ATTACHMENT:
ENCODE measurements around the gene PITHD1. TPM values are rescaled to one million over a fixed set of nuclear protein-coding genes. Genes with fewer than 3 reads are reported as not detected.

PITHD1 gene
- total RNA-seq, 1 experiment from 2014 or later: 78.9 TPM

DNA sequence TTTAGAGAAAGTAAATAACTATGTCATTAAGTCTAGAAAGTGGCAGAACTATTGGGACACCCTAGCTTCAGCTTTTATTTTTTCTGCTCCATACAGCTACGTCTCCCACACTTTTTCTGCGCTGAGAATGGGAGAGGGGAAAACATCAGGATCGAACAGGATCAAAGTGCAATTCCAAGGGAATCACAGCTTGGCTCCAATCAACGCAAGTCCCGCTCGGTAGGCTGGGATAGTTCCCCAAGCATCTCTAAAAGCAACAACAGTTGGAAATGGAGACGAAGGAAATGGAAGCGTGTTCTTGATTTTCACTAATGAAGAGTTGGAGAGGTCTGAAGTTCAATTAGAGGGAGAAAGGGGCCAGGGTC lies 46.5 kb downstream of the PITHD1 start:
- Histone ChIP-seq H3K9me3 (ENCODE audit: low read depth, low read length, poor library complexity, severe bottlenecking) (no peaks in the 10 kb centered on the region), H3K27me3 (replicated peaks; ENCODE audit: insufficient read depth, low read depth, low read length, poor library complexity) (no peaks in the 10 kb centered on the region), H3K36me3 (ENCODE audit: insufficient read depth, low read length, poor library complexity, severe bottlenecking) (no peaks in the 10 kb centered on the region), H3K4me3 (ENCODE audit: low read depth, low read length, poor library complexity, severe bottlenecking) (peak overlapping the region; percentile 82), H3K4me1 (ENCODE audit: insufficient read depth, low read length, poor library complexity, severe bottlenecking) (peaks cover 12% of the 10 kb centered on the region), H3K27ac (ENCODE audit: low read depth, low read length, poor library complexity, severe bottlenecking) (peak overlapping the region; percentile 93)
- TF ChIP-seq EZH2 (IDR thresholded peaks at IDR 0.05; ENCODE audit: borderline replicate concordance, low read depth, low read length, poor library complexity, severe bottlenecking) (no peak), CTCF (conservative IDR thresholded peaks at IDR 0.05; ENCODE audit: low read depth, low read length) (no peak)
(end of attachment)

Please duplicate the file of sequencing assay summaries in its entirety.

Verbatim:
ENCODE measurements around the gene PITHD1. TPM values are rescaled to one million over a fixed set of nuclear protein-coding genes. Genes with fewer than 3 reads are reported as not detected.

PITHD1 gene
- total RNA-seq, 1 experiment from 2014 or later: 78.9 TPM

DNA sequence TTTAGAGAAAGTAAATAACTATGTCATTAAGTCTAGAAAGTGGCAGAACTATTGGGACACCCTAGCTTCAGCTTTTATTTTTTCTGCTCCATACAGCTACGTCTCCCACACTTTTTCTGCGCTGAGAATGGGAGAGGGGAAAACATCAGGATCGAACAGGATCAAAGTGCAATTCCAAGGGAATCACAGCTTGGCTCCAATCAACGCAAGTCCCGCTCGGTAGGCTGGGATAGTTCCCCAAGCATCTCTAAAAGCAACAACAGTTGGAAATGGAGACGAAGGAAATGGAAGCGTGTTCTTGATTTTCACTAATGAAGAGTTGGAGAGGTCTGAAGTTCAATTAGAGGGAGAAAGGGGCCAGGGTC lies 46.5 kb downstream of the PITHD1 start:
- Histone ChIP-seq H3K9me3 (ENCODE audit: low read depth, low read length, poor library complexity, severe bottlenecking) (no peaks in the 10 kb centered on the region), H3K27me3 (replicated peaks; ENCODE audit: insufficient read depth, low read depth, low read length, poor library complexity) (no peaks in the 10 kb centered on the region), H3K36me3 (ENCODE audit: insufficient read depth, low read length, poor library complexity, severe bottlenecking) (no peaks in the 10 kb centered on the region), H3K4me3 (ENCODE audit: low read depth, low read length, poor library complexity, severe bottlenecking) (peak overlapping the region; percentile 82), H3K4me1 (ENCODE audit: insufficient read depth, low read length, poor library complexity, severe bottlenecking) (peaks cover 12% of the 10 kb centered on the region), H3K27ac (ENCODE audit: low read depth, low read length, poor library complexity, severe bottlenecking) (peak overlapping the region; percentile 93)
- TF ChIP-seq EZH2 (IDR thresholded peaks at IDR 0.05; ENCODE audit: borderline replicate concordance, low read depth, low read length, poor library complexity, severe bottlenecking) (no peak), CTCF (conservative IDR thresholded peaks at IDR 0.05; ENCODE audit: low read depth, low read length) (no peak)